Everyone seems to be making high-end headphones except Google

Microsoft Surface Headphones Microsoft

  • Microsoft released a set of high-end wireless headphones at the end of 2018.
  • Now, both Apple and Sonos are reportedly also making premium over-ear headphones.
  • Why don’t high-end headphones made by Google exist?

In October last year, we found out that Microsoft had secretly developed a set of high-end over-the-ear headphones which eventually hit the market as Microsoft Surface Headphones. The noise-canceling cans are intended to directly compete with the industry-standards of the Bose QC35 and Sony WH-1000XM3.

Today, we’ve heard two new rumors regarding high-end headphones from major tech companies. The first is not-so-surprising, which is that premium speaker manufacturer Sonos is planning to release a set of headphones that will also likely compete with Bose’s and Sony’s flagships. Those could launch sometime in 2020.

Second, we heard a more surprising rumor, which is that Apple might be dipping its hat into the premium headphone market by releasing a pair of Apple-branded cans. This is surprising because Apple paid $3 billion for Beats in 2014 and has sold that brand’s products in its own stores and elsewhere ever since. In essence, a set of Apple headphones would place the company in competition with itself.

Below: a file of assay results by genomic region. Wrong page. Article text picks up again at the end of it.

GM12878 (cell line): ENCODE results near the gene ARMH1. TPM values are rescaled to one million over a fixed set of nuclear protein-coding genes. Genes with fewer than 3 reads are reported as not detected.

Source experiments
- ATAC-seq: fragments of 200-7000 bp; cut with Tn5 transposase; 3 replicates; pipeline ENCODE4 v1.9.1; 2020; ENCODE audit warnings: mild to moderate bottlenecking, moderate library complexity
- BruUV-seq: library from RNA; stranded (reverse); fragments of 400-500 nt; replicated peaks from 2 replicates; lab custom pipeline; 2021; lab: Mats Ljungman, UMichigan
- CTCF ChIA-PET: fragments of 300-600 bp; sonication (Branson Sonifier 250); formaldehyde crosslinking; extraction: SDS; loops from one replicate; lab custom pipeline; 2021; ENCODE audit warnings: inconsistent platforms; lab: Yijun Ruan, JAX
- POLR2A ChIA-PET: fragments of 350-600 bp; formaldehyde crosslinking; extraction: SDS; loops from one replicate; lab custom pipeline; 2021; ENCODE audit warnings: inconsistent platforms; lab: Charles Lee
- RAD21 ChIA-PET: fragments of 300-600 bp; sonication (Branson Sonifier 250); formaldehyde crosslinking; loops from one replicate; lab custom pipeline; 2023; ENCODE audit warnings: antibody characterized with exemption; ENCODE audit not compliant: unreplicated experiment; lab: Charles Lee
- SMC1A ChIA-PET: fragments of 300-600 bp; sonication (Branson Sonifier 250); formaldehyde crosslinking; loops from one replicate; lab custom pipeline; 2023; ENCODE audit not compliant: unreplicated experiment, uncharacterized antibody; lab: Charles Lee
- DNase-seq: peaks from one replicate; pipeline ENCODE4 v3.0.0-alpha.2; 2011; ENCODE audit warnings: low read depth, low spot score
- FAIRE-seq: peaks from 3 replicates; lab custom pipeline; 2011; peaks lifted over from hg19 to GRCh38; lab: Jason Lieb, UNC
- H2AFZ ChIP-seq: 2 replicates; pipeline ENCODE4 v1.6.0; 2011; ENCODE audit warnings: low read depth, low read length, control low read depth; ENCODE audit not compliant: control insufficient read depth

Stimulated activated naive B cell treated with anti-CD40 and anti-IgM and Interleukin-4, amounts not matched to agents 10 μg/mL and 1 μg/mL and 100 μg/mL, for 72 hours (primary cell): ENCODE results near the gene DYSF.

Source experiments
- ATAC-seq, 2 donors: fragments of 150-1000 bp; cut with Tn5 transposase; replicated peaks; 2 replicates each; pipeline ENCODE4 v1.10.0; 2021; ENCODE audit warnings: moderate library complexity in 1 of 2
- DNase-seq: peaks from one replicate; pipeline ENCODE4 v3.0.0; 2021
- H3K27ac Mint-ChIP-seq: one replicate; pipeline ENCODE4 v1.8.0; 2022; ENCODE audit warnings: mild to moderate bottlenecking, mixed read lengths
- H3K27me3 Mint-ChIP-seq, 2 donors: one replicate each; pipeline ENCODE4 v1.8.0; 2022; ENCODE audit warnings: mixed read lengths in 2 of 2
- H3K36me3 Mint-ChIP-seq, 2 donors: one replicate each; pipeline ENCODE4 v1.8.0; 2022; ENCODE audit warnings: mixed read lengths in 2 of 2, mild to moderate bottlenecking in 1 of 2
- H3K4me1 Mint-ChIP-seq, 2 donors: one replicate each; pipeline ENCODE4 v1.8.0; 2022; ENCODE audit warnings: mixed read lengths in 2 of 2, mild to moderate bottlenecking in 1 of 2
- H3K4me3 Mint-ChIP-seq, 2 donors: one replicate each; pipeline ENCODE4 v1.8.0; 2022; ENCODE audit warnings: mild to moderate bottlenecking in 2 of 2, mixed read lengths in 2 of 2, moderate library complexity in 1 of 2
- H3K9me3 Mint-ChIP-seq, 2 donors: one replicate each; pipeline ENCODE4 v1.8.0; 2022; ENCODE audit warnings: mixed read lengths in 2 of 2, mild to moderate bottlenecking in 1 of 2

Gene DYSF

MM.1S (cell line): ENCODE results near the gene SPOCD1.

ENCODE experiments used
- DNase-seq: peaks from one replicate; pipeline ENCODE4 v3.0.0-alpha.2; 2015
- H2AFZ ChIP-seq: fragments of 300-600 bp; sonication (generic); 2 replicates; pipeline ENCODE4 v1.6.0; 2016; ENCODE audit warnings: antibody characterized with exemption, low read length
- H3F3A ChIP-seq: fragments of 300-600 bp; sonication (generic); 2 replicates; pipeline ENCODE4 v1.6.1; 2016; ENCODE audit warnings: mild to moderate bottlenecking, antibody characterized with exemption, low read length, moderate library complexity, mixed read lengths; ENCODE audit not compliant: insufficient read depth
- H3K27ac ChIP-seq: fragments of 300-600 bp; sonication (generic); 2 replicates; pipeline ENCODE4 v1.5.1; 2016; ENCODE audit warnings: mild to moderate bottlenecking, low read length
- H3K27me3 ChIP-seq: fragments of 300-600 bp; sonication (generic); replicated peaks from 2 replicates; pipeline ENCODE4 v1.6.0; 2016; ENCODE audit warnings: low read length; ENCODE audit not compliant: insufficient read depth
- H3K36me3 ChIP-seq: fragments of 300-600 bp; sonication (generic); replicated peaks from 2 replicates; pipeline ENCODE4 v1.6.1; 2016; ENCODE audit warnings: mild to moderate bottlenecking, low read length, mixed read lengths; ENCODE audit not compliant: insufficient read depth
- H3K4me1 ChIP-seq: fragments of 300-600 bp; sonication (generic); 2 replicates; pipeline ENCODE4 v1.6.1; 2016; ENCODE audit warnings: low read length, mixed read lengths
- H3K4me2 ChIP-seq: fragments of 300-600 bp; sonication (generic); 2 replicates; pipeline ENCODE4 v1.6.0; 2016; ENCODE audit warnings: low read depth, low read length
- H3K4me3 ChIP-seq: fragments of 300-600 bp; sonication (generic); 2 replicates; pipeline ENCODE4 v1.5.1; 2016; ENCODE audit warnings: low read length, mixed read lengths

Editor’s Pick

Microsoft entered the ring last year, and now Sonos and Apple are likely getting into the premium headphones game, too. Meanwhile, general electronics companies like TCL are branching out into the budget and mid-tier market.

This all begets the question: where’s Google?

Granted, there are already two sets of Google headphones: the Google Pixel Buds and the Google Pixel USB-C earbuds. However, neither of these products would be considered high-end and neither have the premium aura that only over-ear, noise-canceling, totally wireless headphones can give. It also should be said that the Google Pixel Buds, in particular, didn’t get the greatest reviews.